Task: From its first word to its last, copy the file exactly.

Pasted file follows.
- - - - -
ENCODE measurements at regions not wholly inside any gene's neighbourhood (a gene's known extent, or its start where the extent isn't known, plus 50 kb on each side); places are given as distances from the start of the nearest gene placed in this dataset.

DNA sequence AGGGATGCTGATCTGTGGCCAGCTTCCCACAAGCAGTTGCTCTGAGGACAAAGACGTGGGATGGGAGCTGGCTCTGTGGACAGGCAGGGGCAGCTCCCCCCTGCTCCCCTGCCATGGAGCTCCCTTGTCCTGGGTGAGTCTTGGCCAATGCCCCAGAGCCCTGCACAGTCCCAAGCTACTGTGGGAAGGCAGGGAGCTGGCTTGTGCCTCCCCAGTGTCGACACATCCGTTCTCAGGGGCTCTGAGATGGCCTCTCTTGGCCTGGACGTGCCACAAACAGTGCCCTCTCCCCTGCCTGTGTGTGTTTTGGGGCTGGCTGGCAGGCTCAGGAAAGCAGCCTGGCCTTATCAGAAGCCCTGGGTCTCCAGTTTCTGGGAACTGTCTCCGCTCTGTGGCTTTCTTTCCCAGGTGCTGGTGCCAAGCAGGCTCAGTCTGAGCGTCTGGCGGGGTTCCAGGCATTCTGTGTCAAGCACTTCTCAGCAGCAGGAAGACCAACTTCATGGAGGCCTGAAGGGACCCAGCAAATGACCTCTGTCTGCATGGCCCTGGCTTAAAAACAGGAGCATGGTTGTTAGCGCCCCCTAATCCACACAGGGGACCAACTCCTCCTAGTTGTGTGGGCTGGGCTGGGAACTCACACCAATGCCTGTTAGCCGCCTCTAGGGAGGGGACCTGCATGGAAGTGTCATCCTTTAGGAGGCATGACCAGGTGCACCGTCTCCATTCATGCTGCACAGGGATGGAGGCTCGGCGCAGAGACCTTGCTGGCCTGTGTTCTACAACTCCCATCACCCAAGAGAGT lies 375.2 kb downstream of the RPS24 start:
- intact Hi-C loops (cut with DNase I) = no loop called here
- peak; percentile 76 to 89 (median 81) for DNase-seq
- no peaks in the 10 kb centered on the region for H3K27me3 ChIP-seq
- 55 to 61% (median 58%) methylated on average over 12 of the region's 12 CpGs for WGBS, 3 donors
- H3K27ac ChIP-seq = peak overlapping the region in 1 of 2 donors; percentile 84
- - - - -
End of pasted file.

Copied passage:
ENCODE measurements at regions not wholly inside any gene's neighbourhood (a gene's known extent, or its start where the extent isn't known, plus 50 kb on each side); places are given as distances from the start of the nearest gene placed in this dataset.

DNA sequence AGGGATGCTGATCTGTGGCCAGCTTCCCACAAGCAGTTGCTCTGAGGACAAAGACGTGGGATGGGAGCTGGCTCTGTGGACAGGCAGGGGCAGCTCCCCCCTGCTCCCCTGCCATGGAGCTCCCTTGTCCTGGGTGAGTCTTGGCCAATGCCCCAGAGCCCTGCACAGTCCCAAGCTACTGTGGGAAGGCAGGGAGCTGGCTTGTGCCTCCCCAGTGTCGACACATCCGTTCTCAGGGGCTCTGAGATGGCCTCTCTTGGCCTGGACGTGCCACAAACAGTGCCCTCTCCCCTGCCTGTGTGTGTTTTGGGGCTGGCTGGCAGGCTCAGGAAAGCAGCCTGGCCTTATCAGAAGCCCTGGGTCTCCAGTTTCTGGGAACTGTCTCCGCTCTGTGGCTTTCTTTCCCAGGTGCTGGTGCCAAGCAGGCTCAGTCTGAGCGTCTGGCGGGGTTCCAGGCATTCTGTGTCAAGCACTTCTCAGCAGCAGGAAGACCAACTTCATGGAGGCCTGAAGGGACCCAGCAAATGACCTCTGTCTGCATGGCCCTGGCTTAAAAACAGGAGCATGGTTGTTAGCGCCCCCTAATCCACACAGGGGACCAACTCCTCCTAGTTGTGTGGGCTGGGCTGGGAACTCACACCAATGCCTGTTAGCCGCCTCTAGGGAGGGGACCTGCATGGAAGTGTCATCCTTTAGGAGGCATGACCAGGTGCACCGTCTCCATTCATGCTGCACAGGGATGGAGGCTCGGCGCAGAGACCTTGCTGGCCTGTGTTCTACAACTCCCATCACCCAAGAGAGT lies 375.2 kb downstream of the RPS24 start:
- intact Hi-C loops (cut with DNase I) = no loop called here
- peak; percentile 76 to 89 (median 81) for DNase-seq
- no peaks in the 10 kb centered on the region for H3K27me3 ChIP-seq
- 55 to 61% (median 58%) methylated on average over 12 of the region's 12 CpGs for WGBS, 3 donors
- H3K27ac ChIP-seq = peak overlapping the region in 1 of 2 donors; percentile 84